In the past year, I’ve read with both pleasure and profit Rod Dreher’s book The Benedict Option. Mr. Dreher, a popular conservative columnist and Orthodox Christian, offers many helpful observations in this work and the book is one which needs to be read with care by Christian leaders across the variety of traditions. I nonetheless have significant reservations about the foundational aspect of Dreher’s observations and conclusions in regard to culture and civilization, namely the irreversible collapse of what is commonly referred to as Western Civilization. This ‘culture’, rooted in the fertile soil of both Christian and Enlightenment Europe, is vanishing before the onslaught of an aggressive secularism that will redefine the very species and shape the future in very anti-Christian ways.
The de-Christianization of the West is an idea reinforced by the abandonment of Christian shaped culture-building institutions like marriage, among others. Does this mean the West has only just now entered some new, dark season of collapse? What about WW2 and the 20th century? For Churchill, the Second World War was a battle for the survival of Christendom and he was correct, largely considered. That era witnessed the wholesale slaughter of millions by war and genocide. Is our time worse now? Some will say so. It is not clear, however, that we’ve never had it so bad.
The assertion also lacks a global perspective. The Gospel is thriving in many places in the southern hemisphere and the East. Just because it is declining in influence in the white west doesn’t mean a new dark age is descending. That belies an old parochial – even colonial – way of approaching the problem. Perhaps the Church in Europe and the US is being ex-communicated by the culture it abandoned through hypocrisy and neglect. That’s not surprising. Culture warriors in the US tend to see the retreat of the Church from the positions of cultural prominence and the decline of attendance and membership in believing communities as signs of impending doom; indeed, in the eyes of many that the doom has already come. Is that a fair assessment?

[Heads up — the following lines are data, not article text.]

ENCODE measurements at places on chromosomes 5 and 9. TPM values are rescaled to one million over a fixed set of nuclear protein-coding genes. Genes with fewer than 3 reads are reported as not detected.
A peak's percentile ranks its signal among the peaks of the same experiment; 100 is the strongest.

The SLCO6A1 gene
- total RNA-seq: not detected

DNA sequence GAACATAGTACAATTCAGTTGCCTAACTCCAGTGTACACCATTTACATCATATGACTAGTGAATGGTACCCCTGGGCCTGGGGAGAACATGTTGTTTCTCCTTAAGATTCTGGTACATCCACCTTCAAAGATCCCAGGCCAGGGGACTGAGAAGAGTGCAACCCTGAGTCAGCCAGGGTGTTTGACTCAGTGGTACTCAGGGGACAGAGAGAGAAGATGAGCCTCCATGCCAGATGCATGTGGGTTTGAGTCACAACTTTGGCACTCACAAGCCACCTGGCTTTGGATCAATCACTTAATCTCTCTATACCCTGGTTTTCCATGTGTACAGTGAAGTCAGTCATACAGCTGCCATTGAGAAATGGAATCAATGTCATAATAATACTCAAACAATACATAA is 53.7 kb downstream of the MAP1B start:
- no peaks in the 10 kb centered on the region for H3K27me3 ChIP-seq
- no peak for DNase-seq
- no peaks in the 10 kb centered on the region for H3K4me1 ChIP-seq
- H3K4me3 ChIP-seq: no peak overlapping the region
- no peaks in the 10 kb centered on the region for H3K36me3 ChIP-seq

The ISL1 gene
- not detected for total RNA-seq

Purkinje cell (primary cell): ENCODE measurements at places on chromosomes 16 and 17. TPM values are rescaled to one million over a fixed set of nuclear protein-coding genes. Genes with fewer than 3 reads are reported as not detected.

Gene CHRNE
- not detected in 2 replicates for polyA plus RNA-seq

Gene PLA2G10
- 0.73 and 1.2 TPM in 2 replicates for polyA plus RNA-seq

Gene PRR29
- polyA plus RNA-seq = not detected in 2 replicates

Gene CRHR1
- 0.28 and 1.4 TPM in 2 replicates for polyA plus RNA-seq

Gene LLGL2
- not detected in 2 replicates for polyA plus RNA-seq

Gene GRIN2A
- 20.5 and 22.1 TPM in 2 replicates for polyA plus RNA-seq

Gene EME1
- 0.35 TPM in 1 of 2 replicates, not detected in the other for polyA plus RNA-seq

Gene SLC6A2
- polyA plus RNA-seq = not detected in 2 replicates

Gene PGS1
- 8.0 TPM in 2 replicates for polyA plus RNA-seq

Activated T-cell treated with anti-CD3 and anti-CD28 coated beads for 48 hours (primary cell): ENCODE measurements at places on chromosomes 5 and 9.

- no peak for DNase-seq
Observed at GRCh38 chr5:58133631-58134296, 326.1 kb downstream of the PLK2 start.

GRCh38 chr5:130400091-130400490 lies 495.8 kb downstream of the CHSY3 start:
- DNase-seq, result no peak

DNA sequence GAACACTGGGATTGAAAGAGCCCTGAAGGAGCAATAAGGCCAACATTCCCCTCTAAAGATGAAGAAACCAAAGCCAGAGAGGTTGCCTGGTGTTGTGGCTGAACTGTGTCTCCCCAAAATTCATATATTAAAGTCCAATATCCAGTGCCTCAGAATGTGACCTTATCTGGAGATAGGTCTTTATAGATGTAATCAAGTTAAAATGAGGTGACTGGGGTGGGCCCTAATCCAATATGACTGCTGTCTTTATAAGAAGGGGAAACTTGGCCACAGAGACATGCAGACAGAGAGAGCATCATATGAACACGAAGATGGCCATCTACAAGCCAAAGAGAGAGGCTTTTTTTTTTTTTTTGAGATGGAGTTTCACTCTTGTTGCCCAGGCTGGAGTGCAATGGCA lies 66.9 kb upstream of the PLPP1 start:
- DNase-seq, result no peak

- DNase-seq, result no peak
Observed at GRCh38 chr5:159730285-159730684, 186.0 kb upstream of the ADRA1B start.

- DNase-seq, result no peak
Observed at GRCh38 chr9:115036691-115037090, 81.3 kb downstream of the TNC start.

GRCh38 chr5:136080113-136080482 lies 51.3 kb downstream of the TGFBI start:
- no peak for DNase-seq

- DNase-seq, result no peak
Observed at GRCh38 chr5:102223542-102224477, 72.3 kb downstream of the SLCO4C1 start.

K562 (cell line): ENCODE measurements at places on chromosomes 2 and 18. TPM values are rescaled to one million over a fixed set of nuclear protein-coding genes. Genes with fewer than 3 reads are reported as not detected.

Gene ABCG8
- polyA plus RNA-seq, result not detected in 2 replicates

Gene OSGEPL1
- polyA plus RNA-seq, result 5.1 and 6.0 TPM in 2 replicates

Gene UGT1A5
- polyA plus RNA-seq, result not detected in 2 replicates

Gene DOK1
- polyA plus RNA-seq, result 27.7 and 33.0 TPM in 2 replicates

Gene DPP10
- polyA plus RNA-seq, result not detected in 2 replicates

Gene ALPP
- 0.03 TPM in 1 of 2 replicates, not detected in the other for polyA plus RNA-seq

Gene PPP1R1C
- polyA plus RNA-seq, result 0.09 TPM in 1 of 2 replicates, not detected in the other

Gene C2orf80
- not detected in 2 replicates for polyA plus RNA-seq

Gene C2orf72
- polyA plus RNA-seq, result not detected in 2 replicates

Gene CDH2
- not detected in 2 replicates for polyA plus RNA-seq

St. Benedict’s time saw the collapse into chaos of the entire social order; we may simply be seeing the judgment of God on his house. In that regard, Ben Op observations have some healthy suggestions: the internal renewal of a covenant culture for the Church, the continued baptizing and preserving of what is good in the world, and the creation of new ways of doing community Christianly are urgent necessities. These are aspects of Dreher’s work which deserve special attention.
In my view, Mr. Dreher needs a healthy dose of Lesslie Newbigin, Tim Keller, and mission as a focus of the renewed community. That noted, I also think Dreher is badly misunderstood as advocating for retreat (he’s not) rather than internal renewal. Benedict himself would add ‘for the sake of the world’ to any call to internal revivification. In the end, we need internal communal renewal, reclaiming the fading but still fiery embers of a forgotten history, discovering new ways of doing ancient practices, while existing for the sake of the world, embodying love for God and neighbor.
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